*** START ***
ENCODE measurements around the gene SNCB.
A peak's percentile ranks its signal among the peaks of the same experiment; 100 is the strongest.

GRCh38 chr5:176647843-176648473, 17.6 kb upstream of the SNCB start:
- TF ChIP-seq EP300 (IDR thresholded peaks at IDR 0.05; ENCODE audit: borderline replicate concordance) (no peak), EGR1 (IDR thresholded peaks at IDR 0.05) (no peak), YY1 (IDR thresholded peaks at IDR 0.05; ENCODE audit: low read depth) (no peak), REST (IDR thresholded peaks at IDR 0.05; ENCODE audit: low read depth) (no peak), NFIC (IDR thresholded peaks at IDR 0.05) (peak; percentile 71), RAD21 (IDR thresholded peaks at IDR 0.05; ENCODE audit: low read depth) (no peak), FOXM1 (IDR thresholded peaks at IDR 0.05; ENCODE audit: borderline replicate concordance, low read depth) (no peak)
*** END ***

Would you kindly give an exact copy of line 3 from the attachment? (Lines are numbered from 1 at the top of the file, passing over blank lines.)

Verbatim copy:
GRCh38 chr5:176647843-176648473, 17.6 kb upstream of the SNCB start: